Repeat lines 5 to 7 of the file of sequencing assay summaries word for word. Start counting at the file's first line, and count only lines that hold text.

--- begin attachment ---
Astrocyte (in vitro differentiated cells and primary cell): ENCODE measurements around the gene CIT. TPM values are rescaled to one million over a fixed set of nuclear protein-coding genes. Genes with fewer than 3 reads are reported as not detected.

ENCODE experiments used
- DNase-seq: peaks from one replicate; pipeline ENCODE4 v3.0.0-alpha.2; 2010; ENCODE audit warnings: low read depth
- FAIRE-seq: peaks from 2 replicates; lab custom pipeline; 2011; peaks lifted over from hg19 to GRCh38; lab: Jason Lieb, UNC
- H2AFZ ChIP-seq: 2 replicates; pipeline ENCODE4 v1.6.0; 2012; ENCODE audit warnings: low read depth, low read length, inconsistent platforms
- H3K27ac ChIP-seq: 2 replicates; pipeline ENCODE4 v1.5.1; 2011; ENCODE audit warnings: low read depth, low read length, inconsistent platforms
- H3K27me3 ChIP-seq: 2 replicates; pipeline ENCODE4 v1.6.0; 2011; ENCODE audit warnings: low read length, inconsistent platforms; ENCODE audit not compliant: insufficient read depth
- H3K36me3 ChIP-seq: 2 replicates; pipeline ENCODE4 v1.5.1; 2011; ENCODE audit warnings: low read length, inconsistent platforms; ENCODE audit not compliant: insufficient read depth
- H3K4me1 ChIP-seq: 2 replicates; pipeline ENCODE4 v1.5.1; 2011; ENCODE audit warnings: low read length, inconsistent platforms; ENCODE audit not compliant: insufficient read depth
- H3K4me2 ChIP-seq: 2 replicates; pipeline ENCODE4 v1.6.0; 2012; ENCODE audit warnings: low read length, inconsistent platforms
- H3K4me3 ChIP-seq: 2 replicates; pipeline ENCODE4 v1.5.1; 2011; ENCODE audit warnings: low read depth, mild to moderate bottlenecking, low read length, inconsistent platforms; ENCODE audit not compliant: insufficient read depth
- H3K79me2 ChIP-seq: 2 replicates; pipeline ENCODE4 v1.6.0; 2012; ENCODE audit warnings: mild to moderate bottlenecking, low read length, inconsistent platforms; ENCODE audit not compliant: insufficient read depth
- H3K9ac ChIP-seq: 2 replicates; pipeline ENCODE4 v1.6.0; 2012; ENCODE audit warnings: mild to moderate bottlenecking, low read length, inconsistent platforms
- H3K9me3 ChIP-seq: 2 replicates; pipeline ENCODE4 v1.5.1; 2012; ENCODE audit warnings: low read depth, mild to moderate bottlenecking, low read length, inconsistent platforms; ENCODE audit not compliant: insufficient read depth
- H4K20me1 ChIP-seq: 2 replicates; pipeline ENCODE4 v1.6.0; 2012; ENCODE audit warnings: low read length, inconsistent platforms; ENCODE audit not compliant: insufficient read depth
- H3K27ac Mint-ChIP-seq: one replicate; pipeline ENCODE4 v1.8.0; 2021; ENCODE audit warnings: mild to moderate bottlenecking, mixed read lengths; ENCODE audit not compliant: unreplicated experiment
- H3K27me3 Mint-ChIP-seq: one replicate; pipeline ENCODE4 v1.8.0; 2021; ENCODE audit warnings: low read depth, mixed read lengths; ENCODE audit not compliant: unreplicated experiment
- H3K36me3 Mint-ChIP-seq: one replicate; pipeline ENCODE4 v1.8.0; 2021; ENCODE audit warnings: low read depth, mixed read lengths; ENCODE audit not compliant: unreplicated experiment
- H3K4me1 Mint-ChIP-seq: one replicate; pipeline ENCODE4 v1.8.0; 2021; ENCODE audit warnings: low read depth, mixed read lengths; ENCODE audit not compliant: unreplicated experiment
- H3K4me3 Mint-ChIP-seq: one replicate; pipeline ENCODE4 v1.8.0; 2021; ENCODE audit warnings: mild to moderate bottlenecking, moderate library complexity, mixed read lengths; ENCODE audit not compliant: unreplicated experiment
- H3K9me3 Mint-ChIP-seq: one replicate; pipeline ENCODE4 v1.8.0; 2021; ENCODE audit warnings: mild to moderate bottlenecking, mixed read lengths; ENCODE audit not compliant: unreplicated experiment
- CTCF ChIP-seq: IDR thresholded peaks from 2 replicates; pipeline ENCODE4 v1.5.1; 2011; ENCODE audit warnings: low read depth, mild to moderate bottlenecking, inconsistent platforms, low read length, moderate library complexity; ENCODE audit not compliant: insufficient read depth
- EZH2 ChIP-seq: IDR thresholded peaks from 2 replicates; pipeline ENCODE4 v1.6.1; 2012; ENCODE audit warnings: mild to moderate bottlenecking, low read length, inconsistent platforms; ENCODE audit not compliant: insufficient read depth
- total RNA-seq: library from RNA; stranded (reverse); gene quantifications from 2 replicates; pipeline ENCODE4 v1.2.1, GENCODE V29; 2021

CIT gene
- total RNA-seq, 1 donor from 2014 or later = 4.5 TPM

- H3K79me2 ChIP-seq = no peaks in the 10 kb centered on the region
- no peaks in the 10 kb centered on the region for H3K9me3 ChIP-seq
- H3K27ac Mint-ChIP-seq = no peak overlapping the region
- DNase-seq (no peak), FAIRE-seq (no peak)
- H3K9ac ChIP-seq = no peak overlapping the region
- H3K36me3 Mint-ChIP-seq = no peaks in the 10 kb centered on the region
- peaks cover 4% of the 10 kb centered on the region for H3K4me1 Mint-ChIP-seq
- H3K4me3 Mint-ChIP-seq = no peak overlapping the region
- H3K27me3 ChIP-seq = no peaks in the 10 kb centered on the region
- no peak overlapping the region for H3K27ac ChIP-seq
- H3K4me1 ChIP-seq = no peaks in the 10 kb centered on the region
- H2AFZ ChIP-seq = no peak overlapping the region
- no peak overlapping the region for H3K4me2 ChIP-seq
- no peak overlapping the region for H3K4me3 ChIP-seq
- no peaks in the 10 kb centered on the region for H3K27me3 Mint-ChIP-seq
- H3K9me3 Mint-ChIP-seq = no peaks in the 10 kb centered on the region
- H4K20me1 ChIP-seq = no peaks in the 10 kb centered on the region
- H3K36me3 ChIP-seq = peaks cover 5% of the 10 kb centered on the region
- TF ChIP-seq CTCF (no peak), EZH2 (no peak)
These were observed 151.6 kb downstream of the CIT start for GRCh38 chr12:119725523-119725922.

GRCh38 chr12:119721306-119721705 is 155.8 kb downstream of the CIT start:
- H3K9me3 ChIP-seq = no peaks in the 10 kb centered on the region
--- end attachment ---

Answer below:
- H2AFZ ChIP-seq: 2 replicates; pipeline ENCODE4 v1.6.0; 2012; ENCODE audit warnings: low read depth, low read length, inconsistent platforms
- H3K27ac ChIP-seq: 2 replicates; pipeline ENCODE4 v1.5.1; 2011; ENCODE audit warnings: low read depth, low read length, inconsistent platforms
- H3K27me3 ChIP-seq: 2 replicates; pipeline ENCODE4 v1.6.0; 2011; ENCODE audit warnings: low read length, inconsistent platforms; ENCODE audit not compliant: insufficient read depth